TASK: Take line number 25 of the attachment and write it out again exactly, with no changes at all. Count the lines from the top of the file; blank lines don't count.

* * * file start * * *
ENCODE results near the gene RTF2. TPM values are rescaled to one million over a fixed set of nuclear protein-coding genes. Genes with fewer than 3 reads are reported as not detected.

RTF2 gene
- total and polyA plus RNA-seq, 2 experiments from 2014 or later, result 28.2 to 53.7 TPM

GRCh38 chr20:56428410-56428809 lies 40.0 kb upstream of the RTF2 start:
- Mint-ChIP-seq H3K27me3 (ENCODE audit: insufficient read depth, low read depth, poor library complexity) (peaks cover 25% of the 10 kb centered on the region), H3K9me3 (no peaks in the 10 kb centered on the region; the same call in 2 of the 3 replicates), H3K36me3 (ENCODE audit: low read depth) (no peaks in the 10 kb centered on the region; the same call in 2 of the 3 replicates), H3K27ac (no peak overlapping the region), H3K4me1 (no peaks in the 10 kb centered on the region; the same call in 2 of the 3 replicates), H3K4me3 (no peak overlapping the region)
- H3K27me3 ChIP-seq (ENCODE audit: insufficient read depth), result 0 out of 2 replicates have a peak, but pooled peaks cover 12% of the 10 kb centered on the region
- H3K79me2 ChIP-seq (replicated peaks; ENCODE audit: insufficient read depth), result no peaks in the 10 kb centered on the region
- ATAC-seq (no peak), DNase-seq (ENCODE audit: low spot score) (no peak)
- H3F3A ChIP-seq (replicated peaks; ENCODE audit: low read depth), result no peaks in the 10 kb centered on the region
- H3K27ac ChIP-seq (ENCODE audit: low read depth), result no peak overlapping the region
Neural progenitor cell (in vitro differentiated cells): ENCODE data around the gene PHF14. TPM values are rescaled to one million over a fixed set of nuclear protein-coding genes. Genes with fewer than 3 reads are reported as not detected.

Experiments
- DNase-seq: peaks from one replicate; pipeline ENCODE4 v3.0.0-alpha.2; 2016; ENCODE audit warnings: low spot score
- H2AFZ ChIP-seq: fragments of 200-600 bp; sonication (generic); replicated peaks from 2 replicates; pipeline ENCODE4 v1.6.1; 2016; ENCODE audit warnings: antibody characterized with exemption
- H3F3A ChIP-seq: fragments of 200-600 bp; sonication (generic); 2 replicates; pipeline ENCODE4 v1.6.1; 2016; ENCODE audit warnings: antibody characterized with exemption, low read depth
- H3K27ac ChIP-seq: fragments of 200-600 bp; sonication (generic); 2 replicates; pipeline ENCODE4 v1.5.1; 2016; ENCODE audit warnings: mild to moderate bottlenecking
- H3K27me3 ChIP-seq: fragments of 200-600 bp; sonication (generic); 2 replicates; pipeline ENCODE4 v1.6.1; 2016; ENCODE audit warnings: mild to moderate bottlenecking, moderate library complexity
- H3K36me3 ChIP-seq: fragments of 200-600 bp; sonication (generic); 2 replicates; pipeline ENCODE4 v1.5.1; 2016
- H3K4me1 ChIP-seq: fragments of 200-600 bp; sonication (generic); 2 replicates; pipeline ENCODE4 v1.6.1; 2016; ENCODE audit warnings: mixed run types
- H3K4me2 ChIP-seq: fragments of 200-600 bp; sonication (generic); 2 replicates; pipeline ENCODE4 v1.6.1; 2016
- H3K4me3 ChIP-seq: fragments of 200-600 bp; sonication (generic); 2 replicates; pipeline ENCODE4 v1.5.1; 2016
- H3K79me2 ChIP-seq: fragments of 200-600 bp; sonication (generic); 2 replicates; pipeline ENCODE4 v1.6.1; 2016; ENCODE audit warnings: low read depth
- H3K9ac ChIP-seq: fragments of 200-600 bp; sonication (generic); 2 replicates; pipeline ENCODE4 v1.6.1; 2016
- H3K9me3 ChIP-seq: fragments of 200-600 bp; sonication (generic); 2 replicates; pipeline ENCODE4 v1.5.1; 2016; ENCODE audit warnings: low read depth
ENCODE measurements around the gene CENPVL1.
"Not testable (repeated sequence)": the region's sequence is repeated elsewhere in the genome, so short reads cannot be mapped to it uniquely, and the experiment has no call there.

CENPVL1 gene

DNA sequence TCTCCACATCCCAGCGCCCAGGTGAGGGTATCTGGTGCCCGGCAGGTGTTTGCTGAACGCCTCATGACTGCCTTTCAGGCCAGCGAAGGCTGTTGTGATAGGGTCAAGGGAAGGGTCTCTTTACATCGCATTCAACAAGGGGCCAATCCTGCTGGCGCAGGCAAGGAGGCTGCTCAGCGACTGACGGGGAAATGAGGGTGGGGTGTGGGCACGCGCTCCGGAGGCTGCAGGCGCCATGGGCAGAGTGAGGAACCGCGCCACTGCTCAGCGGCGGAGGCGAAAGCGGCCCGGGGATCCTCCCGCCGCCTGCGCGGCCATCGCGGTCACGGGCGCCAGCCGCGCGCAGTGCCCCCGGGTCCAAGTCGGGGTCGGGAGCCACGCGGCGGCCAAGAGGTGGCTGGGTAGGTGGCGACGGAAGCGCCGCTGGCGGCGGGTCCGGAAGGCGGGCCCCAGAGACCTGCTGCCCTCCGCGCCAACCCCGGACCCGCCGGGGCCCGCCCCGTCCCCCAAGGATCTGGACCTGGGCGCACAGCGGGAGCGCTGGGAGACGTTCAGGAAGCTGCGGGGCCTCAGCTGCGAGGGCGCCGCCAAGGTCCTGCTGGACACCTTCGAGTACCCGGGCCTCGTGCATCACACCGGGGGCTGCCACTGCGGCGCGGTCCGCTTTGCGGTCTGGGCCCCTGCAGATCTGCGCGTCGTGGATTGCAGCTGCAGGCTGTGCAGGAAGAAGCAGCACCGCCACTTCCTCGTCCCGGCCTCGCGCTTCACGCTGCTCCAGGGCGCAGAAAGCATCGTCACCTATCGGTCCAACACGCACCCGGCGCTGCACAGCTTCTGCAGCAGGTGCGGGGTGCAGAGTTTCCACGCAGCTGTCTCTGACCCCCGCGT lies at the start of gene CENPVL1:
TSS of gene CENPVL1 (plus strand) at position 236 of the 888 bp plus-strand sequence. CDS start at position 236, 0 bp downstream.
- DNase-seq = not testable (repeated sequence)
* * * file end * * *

ENCODE measurements around the gene CENPVL1.